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Old 21 October 2015, 16:36   #11
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I have still the pretty basic cable steering on my SR with the 90 yam on. My plan was to change to hydraulic system but so far did not do anything. There is play and torque in the steering but it does not bother to much, maybe handling the chine walking at WOT would be easier with hydraulic. Eventually think current setup might don't be very safe/reliable so will upgrade to a heavy duty cable or hydraulic.

The hydraulic Baystar on another boat had little play after first bleeding, but after re doing it , this time very slowly, there is no play anymore. I think it takes plenty of time for the small bubbles to get cleared from the fluid, so might worth re doing if there is play.
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Old 21 October 2015, 17:04   #12
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There is always a little play, there has to be a small amount due to the nature of the system. To clarify, it is not excessive but it is as good as it can be. Due to problems with mine I have had to bleed it several times from start to finish, there is no bubbles in the system. I know what that is like as that is how I noticed the old one was going, steering was just vague and could feel the air at times.
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Old 21 October 2015, 21:11   #13
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I have had Seastar / seastar pro for years on Rings / Phantoms, and Baystar on my Yamaha 70hp, I wouldn't use anything else and certainly not go back to cable steering.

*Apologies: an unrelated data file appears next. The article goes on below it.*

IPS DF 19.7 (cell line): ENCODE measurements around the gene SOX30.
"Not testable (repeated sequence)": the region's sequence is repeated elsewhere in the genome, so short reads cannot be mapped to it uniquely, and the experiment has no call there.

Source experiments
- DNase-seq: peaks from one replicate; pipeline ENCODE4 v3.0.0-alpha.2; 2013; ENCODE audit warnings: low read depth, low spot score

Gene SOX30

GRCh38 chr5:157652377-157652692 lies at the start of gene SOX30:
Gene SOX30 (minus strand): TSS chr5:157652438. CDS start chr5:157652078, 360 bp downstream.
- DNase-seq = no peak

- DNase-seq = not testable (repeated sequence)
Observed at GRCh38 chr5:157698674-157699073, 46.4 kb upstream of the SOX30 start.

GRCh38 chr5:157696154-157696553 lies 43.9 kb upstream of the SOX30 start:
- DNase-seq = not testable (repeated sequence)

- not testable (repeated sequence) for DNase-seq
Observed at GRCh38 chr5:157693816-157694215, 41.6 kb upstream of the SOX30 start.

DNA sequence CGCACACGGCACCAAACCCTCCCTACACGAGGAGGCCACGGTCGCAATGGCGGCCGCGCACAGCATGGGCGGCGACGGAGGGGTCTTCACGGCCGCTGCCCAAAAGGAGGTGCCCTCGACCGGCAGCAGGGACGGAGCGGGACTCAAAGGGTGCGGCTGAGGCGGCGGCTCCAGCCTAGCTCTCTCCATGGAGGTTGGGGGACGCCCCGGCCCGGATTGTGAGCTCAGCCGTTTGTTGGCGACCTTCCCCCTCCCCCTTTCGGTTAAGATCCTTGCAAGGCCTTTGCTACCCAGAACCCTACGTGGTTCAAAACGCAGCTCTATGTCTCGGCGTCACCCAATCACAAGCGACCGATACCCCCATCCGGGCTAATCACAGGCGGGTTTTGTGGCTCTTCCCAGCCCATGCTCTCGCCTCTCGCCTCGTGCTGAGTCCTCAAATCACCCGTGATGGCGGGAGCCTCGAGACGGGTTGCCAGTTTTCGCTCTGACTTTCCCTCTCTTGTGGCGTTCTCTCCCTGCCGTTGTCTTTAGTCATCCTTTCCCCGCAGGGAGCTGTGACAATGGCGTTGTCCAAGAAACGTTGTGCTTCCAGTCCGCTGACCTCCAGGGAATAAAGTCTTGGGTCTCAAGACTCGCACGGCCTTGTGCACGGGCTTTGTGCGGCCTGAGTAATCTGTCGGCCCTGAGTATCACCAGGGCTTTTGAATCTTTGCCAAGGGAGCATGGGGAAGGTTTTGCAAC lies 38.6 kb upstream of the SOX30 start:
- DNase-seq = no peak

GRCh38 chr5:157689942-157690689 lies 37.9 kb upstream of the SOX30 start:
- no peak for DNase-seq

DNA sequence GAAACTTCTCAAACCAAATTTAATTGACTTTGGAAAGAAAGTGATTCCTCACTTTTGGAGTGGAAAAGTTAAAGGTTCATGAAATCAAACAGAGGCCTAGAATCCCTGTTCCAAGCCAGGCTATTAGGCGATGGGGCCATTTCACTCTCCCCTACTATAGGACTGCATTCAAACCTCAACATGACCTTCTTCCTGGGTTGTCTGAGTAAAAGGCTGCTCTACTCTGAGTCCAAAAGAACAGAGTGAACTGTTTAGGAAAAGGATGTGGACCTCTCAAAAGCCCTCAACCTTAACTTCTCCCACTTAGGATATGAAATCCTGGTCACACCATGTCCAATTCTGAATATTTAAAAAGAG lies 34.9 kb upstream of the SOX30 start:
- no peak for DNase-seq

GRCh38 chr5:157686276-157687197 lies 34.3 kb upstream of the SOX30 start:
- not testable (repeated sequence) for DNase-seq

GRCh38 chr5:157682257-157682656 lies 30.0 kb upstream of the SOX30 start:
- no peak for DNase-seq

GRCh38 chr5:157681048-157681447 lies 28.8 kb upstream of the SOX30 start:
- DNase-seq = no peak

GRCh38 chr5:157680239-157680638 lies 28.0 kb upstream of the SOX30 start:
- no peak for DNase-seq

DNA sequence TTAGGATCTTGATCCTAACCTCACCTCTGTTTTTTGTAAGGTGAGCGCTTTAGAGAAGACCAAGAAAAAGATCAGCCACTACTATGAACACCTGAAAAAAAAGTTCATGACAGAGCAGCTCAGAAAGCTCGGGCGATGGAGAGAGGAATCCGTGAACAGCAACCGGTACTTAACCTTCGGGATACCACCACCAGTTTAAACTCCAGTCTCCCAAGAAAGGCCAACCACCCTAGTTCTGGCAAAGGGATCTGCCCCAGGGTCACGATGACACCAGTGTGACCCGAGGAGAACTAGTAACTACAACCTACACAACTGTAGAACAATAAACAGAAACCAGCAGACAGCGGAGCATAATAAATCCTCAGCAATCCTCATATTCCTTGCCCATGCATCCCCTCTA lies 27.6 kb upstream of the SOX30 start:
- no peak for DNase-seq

You will always get a slight bit of slop on changing direction with hydraulic steering as the oils flow has to operate the directional shuttle valve in the base of Baystar / Seastar helms. if you have access to a Seastar Power Purge system it will remove any trapped air and does make a difference. The only leaks I have ever had from the systems in 15 years are from the helm steering shaft seal and both those have been from when I've disturbed the seal cover when fitting the protrim bracket.

As for controlling the 5.4 Chinerider / yam 90 I don't think anything will help you there! I cannot see the fascination with Seariders on this forum, I've had loads of them over the years awful things, last one I had I removed the Yamaha 90 and put it on a phantom 16 and pretty much gave the hull away to some other poor soul to experience!
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Old 21 October 2015, 21:45   #14
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I dont know what cable you had in the past?

there is quite a big difference between non feedback and normal cable steering to clarify.

A hydraulic kit is circa 500 quid, a NFB is about 160 quid, absolute no brainer for me on small engines, spend the difference on fuel.

I agree that normal cable steering is crap, NFB is a must have.

As for leaks, it is common unfortunately. I done a lot of reading when mine started to leak at the ram. I think what happened was salt got pulled in and seals let go. IMO they should have rubber boots on them but alas.

On this forum alone there are a few failures if you look, example-

Seastar hydraulic steering oil leak

Mines went circa 2 years, Doug and some else got 3 years. I will see how long the new design lasts on mine.
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Old 22 October 2015, 09:59   #15
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Quote:
Originally Posted by dubrus View Post
....... I. E if at 12 it won't start to do anything until maybe 2 on a clock.